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APPENDIX.

Poetry of Cicero.

The poems of Cicero are of considerable importance to the student of Latin versification. His great facility and formal polish made him successful in producing a much more finished and harmonious cadence than had before been attained. Coming between Ennius and Lucretius, and evidently studied by the latter, he is an important link in metrical development. We propose in this note merely to give some examples of his versification that the student may judge for himself, and compare them with those of Lucretius, Catullus, and Virgil. They are quoted from the edition of Orelli (vol. iv. p. 0112 sqq.).

From the Marius (Cic. de Legg. I. i. S 2):

  “Hic lovis altisoni subito pinnata satelles 
  Arboris e trunco serpentis saucia morsu 
  Subrigit, ipsa feris transfigens unguibus, anguem 
  Semianimum et varia graviter cervice micantem, 
  Quem se intorquentem lanians rostroque cruentans, 
  Iam saltata animos, iam duros ulta dolores, 
  Abiecit ceflantem et laceratum adfligit in unda, 
  Seque obitu a solis nitidos convertit ad ortus. 
  Hanc ubi praepetibus pennis lapsuque vo antem 
  Conspexit Marius, divini miminis augur, 
  Faustaque signa suae laudis reditusque notavit, 
  Partibus intonuit caeli pater ipse sinistris. 
  Sic aquilae clarum firmavit Iuppiter omen.”

Praises of himself, from the poem on his consulship (Div. I. ii. S 17 sqq.):

  “Haec tardata diu species multumque morata 
  Consulet tandem celsa est in sede locata, 
  Atque una tixi ac signati temporis hora, 
  Iuppiter excelsa clarabat sceptra columna; 
  Et clades patriae flamma ferroque parata 
  Vocibus Allobrogum patribus populoque patebat. 
  Rite igitur veteres quorum monumenta tenetis, 
  Qui populos urbisque modo ac virtute regebant, 
  Ritectiam vestri quorum pietasque fidesque 
  Praestitit ac longe vicit sapientia cunctos 
  Praecipue coluere vigenti numine divos. 
  Haec adeo penitus cura videri sagaci 
  Otia qui studiis laeti tenuere decoris, 
  Inque Academia umbrifera nitidoque Lyceo 
  Fuderunt claras fecundi pectoris artis: 
  E quibus ereptum primo iam a flore in ventae, 
  Te patria in media virtuttum mole locavit. 
  Tu tamen auxiferas curas requiete relaxans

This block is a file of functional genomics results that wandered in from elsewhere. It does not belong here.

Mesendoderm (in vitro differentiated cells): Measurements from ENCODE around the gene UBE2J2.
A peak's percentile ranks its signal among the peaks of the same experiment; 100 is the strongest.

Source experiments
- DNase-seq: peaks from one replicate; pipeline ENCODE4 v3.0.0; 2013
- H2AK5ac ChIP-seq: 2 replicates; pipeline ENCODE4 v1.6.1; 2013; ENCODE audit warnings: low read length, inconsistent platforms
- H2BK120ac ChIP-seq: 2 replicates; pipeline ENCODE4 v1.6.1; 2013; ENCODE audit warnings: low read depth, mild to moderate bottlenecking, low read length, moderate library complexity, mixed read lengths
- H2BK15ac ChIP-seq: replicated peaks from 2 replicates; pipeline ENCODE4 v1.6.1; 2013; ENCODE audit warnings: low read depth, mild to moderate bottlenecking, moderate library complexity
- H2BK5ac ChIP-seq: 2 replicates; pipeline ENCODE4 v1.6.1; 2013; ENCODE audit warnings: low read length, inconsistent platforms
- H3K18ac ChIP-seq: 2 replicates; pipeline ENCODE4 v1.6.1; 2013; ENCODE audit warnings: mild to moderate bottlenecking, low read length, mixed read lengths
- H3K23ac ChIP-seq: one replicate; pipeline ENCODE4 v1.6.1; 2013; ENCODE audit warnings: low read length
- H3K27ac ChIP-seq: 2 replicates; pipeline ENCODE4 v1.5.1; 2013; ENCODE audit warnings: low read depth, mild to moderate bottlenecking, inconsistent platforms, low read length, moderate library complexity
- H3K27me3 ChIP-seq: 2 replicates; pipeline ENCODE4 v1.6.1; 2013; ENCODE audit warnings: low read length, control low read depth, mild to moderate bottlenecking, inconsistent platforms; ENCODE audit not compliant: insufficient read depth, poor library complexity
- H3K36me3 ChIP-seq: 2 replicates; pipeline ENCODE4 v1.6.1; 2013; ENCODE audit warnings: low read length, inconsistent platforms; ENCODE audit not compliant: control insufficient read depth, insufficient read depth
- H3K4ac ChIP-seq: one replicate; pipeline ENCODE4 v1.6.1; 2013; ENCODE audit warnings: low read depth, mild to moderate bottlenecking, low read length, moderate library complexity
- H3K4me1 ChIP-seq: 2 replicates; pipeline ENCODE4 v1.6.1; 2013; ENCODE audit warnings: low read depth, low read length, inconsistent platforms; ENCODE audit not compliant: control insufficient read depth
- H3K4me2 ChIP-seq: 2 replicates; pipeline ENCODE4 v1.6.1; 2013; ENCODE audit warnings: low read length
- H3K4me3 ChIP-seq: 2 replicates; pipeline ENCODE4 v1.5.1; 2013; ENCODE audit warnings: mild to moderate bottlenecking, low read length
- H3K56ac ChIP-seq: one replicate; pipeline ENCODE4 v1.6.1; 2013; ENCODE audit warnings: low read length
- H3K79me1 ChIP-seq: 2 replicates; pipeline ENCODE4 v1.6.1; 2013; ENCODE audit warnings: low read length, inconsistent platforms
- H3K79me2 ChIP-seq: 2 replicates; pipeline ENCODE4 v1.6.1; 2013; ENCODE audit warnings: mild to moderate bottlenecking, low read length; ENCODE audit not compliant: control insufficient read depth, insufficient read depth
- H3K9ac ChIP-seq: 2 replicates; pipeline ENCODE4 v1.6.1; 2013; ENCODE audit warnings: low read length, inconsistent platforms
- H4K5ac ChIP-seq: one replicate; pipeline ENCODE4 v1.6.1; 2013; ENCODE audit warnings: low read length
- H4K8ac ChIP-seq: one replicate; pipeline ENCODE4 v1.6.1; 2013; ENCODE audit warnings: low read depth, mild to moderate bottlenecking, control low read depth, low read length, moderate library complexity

Quod patriae vacat id studiis nobisque dedisti.”

We append some verses by Quintus Cicero, who the orator declared would make a better poet than himself. They are on the twelve constellations, a well-worn but apparently attractive subject:

  “Flumina verna cient obscuro lumine Pisces, 
  Curriculumque Aries aequat noctisque dieque, 
  Cornua quem comunt florum praenuntia Tauri, 
  Aridaque aestatis Gemini primordia pandunt, 
  Longaque iam minuit praeclarus lumina Cancer, 
  Languiticusque Leo proflat ferus ore calores. 
  Post modicum quatiens Virgo fugat orta vaporem. 
  Autumnni reserat porfas aequatque diurna 
  Tempora nocturnis disperse sidere Libra, 
  Et fetos ramos denudat flamma Nepai. 
  Pigra sagittipotens iaculatur frigora terris. 
  Bruma gelu glacians iubare spirat Capricorni: 
  Quam sequitur nebulas rorans liquor altus Aquari: 
  Tanta supra circaque vigent ubi flumina. Mundi 
  At dextra laevaque cict rota fulgida Solis 
  Mobile curriculum, et Lunae simulacra feruntur. 
  Squama sub aeterno conspectu torta Draconis 
  Eminet: hanc inter fulgentem sidera septem 
  Magna quatit stellans, quam serrans serus in alia 
  Conditur Oceani ripa cum luce Bootes.”

This is poor stuff; two epigrams are more interesting:

  I.

  “Crede ratem ventis, animum ne crede puellis: 
  Namque est feminea tutior unda fide.”

  II.

  “Femina nulla bona est, et, si bona contigit ulla, 
  Nescio quo fato res mala facta bona.”

We observe the entire lack of inspiration, combined with considerable smoothness, but both, in a feebler degree, which are characteristic of his brother's poems.